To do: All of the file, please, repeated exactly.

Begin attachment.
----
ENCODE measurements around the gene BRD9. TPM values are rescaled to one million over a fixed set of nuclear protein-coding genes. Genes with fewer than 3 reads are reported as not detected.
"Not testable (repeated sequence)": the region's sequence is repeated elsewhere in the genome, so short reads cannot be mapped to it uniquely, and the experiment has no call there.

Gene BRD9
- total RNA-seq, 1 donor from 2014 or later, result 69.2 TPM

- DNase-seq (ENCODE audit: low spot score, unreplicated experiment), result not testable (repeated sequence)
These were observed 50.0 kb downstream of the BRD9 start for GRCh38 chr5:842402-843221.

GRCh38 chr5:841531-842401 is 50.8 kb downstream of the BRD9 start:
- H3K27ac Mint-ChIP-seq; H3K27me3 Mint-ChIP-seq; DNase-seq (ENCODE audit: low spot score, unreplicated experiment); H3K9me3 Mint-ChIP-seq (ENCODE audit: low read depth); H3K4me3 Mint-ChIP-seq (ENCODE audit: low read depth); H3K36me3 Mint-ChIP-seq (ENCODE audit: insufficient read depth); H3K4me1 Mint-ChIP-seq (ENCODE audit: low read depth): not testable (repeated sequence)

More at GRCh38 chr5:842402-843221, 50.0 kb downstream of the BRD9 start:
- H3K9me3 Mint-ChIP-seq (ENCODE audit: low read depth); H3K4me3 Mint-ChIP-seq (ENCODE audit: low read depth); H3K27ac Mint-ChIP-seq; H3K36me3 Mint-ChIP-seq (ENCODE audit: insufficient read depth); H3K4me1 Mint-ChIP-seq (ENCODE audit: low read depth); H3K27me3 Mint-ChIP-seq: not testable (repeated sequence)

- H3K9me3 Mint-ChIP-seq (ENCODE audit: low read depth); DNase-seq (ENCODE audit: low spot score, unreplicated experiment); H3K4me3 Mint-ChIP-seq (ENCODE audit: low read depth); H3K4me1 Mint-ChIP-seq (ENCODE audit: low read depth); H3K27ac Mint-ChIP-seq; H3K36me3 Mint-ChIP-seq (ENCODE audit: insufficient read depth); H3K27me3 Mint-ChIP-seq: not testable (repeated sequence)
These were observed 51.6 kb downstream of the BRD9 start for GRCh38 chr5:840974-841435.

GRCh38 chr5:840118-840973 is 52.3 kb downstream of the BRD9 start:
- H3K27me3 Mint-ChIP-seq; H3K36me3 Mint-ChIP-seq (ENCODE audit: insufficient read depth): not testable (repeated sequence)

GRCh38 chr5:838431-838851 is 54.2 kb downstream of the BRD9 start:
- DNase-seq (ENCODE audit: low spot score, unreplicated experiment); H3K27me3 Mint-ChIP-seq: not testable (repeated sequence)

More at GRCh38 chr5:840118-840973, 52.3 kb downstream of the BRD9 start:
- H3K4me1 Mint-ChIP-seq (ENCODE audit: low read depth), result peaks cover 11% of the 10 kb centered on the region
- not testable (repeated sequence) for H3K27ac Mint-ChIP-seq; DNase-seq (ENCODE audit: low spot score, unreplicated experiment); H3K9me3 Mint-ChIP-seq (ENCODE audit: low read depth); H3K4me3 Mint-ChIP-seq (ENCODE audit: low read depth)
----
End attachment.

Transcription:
ENCODE measurements around the gene BRD9. TPM values are rescaled to one million over a fixed set of nuclear protein-coding genes. Genes with fewer than 3 reads are reported as not detected.
"Not testable (repeated sequence)": the region's sequence is repeated elsewhere in the genome, so short reads cannot be mapped to it uniquely, and the experiment has no call there.

Gene BRD9
- total RNA-seq, 1 donor from 2014 or later, result 69.2 TPM

- DNase-seq (ENCODE audit: low spot score, unreplicated experiment), result not testable (repeated sequence)
These were observed 50.0 kb downstream of the BRD9 start for GRCh38 chr5:842402-843221.

GRCh38 chr5:841531-842401 is 50.8 kb downstream of the BRD9 start:
- H3K27ac Mint-ChIP-seq; H3K27me3 Mint-ChIP-seq; DNase-seq (ENCODE audit: low spot score, unreplicated experiment); H3K9me3 Mint-ChIP-seq (ENCODE audit: low read depth); H3K4me3 Mint-ChIP-seq (ENCODE audit: low read depth); H3K36me3 Mint-ChIP-seq (ENCODE audit: insufficient read depth); H3K4me1 Mint-ChIP-seq (ENCODE audit: low read depth): not testable (repeated sequence)

More at GRCh38 chr5:842402-843221, 50.0 kb downstream of the BRD9 start:
- H3K9me3 Mint-ChIP-seq (ENCODE audit: low read depth); H3K4me3 Mint-ChIP-seq (ENCODE audit: low read depth); H3K27ac Mint-ChIP-seq; H3K36me3 Mint-ChIP-seq (ENCODE audit: insufficient read depth); H3K4me1 Mint-ChIP-seq (ENCODE audit: low read depth); H3K27me3 Mint-ChIP-seq: not testable (repeated sequence)

- H3K9me3 Mint-ChIP-seq (ENCODE audit: low read depth); DNase-seq (ENCODE audit: low spot score, unreplicated experiment); H3K4me3 Mint-ChIP-seq (ENCODE audit: low read depth); H3K4me1 Mint-ChIP-seq (ENCODE audit: low read depth); H3K27ac Mint-ChIP-seq; H3K36me3 Mint-ChIP-seq (ENCODE audit: insufficient read depth); H3K27me3 Mint-ChIP-seq: not testable (repeated sequence)
These were observed 51.6 kb downstream of the BRD9 start for GRCh38 chr5:840974-841435.

GRCh38 chr5:840118-840973 is 52.3 kb downstream of the BRD9 start:
- H3K27me3 Mint-ChIP-seq; H3K36me3 Mint-ChIP-seq (ENCODE audit: insufficient read depth): not testable (repeated sequence)

GRCh38 chr5:838431-838851 is 54.2 kb downstream of the BRD9 start:
- DNase-seq (ENCODE audit: low spot score, unreplicated experiment); H3K27me3 Mint-ChIP-seq: not testable (repeated sequence)

More at GRCh38 chr5:840118-840973, 52.3 kb downstream of the BRD9 start:
- H3K4me1 Mint-ChIP-seq (ENCODE audit: low read depth), result peaks cover 11% of the 10 kb centered on the region
- not testable (repeated sequence) for H3K27ac Mint-ChIP-seq; DNase-seq (ENCODE audit: low spot score, unreplicated experiment); H3K9me3 Mint-ChIP-seq (ENCODE audit: low read depth); H3K4me3 Mint-ChIP-seq (ENCODE audit: low read depth)